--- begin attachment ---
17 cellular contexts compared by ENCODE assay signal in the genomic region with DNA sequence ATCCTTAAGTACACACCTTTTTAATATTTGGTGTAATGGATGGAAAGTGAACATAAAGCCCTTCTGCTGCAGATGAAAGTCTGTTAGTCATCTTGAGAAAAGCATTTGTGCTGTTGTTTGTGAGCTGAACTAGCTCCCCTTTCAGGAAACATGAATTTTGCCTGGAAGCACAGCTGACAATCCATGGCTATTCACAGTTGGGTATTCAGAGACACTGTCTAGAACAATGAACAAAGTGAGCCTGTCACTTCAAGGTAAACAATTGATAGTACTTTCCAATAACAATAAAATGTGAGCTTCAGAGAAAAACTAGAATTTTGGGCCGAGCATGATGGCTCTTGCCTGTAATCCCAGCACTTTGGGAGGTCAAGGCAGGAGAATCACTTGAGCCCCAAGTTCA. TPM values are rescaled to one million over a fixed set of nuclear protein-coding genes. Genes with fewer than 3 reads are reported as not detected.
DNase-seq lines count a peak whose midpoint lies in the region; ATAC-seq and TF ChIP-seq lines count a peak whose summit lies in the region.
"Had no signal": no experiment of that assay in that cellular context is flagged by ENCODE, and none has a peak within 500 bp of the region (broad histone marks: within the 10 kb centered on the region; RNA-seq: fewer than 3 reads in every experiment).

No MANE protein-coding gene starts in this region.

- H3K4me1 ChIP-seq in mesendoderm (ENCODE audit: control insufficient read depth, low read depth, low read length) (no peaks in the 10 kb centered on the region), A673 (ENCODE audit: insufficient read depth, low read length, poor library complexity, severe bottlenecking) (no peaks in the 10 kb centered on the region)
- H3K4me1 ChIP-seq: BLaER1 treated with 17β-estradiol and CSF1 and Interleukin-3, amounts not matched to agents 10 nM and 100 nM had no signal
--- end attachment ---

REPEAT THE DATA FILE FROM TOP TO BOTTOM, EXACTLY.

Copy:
17 cellular contexts compared by ENCODE assay signal in the genomic region with DNA sequence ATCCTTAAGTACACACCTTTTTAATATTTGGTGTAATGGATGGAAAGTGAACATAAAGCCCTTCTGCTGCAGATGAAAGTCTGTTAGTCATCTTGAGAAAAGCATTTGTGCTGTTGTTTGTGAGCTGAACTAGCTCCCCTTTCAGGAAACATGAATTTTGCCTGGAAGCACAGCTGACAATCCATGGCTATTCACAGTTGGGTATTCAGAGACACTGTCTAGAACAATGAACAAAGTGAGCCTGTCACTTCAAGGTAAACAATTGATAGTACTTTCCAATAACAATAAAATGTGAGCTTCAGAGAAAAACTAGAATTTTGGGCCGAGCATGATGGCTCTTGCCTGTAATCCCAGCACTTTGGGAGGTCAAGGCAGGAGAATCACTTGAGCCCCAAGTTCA. TPM values are rescaled to one million over a fixed set of nuclear protein-coding genes. Genes with fewer than 3 reads are reported as not detected.
DNase-seq lines count a peak whose midpoint lies in the region; ATAC-seq and TF ChIP-seq lines count a peak whose summit lies in the region.
"Had no signal": no experiment of that assay in that cellular context is flagged by ENCODE, and none has a peak within 500 bp of the region (broad histone marks: within the 10 kb centered on the region; RNA-seq: fewer than 3 reads in every experiment).

No MANE protein-coding gene starts in this region.

- H3K4me1 ChIP-seq in mesendoderm (ENCODE audit: control insufficient read depth, low read depth, low read length) (no peaks in the 10 kb centered on the region), A673 (ENCODE audit: insufficient read depth, low read length, poor library complexity, severe bottlenecking) (no peaks in the 10 kb centered on the region)
- H3K4me1 ChIP-seq: BLaER1 treated with 17β-estradiol and CSF1 and Interleukin-3, amounts not matched to agents 10 nM and 100 nM had no signal